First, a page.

Lessons from the campaign trail

Posted by: Rhiannon Hughes

Five years ago during the last General Election, I was a campaign organiser in one of the country’s most marginal seats, which then led me to a career in politics, public affairs and PR.

Whilst the months between January and May 2010 are admittedly a bit of a blur of door-knocking, leaflet-writing and lots of caffeine, the lessons I learnt from the campaign trail have seen me through five years of working in Parliament, the charity sector and now with our brilliant clients at Stand Agency.

So, as candidates and activists hit the campaign trail for this year’s election, here’s three lessons learnt from the campaign coalface.

  1. Hard work pays off

Granted, I’m not going to pretend that I miss my alarm going off at five in the morning or the late nights willing the printer to stop spitting ink at me. That said, the biggest lesson I learnt on the campaign trail was that hard work pays off.

It was a mere 649 votes (of an electorate of 65,000) which saw my former boss re-elected. A margin like that made us all realise the difference that going the extra mile made, making the evenings of spending an additional half an hour knocking on a few more doors and spending the bank holiday delivering leaflets worth it.

  1. It’s all about how you make people feel

Working in public affairs and PR has given me the opportunity to create and deliver amazing campaigns which change people’s perception and behaviour – and at the heart of that is changing the way people feel.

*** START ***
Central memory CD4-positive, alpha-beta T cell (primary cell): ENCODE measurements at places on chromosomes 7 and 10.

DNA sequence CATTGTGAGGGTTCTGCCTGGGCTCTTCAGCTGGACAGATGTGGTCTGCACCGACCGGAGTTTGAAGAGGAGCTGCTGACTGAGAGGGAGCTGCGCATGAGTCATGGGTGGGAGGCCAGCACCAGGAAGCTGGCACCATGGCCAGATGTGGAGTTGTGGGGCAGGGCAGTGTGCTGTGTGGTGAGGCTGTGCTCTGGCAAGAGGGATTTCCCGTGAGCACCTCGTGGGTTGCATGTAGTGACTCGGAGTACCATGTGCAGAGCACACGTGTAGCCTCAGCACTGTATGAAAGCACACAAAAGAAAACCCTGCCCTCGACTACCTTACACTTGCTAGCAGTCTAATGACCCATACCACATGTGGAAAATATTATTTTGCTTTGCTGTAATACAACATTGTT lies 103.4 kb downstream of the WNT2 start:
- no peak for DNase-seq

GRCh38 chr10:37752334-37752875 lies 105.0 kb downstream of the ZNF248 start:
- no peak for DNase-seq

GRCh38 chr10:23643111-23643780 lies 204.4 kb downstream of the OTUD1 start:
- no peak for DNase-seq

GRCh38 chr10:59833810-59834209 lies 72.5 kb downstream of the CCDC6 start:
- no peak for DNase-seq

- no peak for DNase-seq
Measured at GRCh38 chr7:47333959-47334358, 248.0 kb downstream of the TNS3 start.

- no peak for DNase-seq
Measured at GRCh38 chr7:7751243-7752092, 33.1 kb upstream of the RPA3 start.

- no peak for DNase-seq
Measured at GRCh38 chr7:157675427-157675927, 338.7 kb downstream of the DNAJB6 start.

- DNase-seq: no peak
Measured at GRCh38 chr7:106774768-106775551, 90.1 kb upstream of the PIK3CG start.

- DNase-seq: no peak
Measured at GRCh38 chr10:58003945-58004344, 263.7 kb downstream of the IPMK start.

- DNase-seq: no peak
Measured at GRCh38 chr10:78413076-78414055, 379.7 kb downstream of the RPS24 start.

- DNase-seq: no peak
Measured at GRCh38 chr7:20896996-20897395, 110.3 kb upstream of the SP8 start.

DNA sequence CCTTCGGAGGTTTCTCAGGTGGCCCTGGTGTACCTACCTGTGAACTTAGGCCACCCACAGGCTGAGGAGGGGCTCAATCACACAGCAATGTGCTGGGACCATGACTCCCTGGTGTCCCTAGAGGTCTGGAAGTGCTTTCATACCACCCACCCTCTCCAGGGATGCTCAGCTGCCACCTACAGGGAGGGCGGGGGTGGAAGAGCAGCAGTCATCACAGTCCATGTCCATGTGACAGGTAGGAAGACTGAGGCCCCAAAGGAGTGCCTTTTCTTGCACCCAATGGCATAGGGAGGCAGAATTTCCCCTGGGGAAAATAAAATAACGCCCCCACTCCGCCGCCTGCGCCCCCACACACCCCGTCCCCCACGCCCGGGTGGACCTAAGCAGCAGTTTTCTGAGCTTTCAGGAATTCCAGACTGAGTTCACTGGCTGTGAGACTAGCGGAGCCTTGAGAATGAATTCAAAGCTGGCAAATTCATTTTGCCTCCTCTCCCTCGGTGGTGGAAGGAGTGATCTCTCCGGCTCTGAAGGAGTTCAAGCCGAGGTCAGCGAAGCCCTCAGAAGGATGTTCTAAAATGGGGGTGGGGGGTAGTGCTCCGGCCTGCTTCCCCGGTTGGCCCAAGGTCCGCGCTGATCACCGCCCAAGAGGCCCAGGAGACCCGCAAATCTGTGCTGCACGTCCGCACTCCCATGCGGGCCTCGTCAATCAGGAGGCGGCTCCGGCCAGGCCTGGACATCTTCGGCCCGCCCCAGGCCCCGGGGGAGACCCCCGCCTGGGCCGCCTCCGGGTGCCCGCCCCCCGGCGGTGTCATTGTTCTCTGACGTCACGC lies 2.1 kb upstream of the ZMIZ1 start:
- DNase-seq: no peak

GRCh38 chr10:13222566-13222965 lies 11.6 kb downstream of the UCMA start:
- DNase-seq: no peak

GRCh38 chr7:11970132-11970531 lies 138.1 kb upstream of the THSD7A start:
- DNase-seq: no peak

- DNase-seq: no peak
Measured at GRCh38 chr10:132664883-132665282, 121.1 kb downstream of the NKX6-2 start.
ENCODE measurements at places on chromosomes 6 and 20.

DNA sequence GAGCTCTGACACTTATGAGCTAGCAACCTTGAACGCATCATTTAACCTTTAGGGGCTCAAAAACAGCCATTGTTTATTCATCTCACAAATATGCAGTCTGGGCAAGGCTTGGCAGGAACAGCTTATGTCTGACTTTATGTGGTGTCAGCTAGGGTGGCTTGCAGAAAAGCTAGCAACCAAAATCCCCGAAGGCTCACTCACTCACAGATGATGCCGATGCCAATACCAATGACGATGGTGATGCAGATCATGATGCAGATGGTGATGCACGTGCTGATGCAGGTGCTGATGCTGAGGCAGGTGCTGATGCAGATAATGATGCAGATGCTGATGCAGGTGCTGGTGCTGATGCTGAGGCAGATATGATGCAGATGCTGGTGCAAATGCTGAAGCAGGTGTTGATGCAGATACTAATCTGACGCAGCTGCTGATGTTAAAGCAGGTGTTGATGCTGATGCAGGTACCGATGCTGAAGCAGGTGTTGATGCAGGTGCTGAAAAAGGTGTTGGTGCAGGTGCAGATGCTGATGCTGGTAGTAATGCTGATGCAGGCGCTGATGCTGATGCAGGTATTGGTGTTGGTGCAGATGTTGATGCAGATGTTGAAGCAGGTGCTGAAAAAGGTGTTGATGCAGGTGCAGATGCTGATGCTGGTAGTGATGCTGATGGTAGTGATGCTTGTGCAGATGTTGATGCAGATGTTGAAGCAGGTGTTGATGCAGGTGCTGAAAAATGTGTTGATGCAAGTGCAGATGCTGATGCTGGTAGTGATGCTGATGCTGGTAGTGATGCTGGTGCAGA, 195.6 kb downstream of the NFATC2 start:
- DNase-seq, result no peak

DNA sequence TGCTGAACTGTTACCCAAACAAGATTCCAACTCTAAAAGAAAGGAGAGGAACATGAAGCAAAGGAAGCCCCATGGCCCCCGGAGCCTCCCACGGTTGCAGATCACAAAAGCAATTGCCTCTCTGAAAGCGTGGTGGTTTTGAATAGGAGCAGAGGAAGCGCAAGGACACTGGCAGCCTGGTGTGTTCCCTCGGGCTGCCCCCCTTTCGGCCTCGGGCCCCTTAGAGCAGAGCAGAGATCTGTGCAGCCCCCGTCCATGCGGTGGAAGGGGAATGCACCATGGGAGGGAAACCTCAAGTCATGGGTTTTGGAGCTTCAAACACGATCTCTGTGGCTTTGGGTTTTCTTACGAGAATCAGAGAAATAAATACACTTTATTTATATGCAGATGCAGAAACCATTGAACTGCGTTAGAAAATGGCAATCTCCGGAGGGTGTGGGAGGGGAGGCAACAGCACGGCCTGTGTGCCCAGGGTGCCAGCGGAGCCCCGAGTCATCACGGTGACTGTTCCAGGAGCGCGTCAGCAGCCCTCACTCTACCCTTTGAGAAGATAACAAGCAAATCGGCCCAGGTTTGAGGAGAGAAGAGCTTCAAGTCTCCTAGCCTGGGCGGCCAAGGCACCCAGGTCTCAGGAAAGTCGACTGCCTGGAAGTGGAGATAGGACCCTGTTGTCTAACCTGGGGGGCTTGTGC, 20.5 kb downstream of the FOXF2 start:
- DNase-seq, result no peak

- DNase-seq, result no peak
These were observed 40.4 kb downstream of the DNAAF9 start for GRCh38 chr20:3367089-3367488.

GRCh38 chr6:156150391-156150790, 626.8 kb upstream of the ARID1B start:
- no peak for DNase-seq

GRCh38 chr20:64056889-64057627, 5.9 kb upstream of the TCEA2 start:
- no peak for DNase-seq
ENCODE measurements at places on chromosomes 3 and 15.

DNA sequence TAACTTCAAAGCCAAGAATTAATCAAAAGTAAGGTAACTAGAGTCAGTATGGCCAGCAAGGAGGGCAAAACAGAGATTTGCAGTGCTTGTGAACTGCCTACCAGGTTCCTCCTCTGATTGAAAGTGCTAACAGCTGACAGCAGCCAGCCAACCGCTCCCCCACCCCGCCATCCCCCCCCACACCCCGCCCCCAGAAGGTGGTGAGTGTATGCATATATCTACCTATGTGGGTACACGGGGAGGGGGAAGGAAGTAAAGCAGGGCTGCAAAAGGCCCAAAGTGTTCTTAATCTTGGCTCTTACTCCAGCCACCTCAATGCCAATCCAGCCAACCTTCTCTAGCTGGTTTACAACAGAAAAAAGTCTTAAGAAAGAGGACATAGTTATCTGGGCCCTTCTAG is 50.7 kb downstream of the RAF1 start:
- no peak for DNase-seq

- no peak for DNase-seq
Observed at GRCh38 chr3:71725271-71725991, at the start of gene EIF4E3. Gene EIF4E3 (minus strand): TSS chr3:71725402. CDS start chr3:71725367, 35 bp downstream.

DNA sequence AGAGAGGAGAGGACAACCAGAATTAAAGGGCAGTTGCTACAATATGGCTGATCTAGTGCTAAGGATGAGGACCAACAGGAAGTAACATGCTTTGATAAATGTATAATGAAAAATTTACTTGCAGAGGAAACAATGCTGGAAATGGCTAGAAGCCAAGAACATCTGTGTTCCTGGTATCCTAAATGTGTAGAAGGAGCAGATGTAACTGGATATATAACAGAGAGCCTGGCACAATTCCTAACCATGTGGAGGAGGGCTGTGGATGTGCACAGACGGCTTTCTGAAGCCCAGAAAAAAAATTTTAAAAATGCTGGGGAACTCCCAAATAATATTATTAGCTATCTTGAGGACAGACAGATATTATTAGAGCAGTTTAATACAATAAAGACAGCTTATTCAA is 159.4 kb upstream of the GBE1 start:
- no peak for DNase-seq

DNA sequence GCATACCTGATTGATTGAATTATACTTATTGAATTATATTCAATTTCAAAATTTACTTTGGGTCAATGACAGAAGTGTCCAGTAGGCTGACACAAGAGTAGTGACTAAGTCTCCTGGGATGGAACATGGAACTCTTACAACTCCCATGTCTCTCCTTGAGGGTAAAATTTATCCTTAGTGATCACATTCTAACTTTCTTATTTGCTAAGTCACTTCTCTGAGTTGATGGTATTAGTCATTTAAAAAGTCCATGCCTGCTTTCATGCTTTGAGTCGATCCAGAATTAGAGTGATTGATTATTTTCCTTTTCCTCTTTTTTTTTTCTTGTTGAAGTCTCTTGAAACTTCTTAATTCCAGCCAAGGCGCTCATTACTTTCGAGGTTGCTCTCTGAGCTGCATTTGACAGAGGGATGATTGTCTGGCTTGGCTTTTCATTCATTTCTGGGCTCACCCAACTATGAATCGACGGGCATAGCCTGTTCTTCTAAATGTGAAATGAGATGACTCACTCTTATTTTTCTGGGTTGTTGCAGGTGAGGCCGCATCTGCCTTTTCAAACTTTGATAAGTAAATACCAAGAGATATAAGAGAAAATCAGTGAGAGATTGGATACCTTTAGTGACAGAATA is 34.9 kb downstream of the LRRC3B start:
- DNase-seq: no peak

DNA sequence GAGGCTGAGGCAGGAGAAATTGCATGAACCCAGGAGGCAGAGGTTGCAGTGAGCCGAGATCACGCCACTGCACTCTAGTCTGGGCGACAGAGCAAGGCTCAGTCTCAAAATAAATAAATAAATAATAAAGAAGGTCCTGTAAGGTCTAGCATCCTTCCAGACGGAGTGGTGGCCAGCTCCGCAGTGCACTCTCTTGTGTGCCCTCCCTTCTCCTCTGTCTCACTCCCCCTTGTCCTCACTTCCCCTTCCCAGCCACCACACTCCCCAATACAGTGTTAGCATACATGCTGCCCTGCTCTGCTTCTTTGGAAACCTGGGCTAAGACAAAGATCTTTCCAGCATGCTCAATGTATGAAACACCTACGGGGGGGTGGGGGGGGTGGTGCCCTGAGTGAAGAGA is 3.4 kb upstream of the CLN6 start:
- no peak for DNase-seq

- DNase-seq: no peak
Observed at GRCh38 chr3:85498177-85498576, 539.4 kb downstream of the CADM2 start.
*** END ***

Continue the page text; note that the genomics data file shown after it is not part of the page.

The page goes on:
People watched the party political broadcasts and heard the key messages but what made a difference on polling day was how they felt.  Pensioners remembered how they felt when my former boss visited them at home to help them with a problem and I recall a family saying that they remembered the support they were given by him in finding out about support available for their young son to take on an apprenticeship. It was local people feeling that their local MP cared about them that ultimately made a difference at the ballot box.

  1. Tomorrow’s a new day

Bad days happen to everyone. The important thing is to make sure bad days don’t become bad weeks or months! Switching off the computer, having a glass of wine and making the decision to regroup and start afresh the next day is important in every role in every industry.

A low point during the last campaign stands out as a day when simultaneously our trusty risograph gave up the ghost and the party leader made national headlines for referring to a voter as a ‘bigot’. But, we ordered pizza to eat whilst we tried to fix the printer, turned off the rolling news coverage of ‘bigot-gate’ and resolved to start the next day with renewed enthusiasm and energy. A large gin and tonic helped too…

Rhiannon is a senior account manager at Stand Agency and is enjoying being a spectator, rather than a participant, in this year’s General Election. Wondering what a new Government means for you?  Read about Stand Engage and how we might be able to help.

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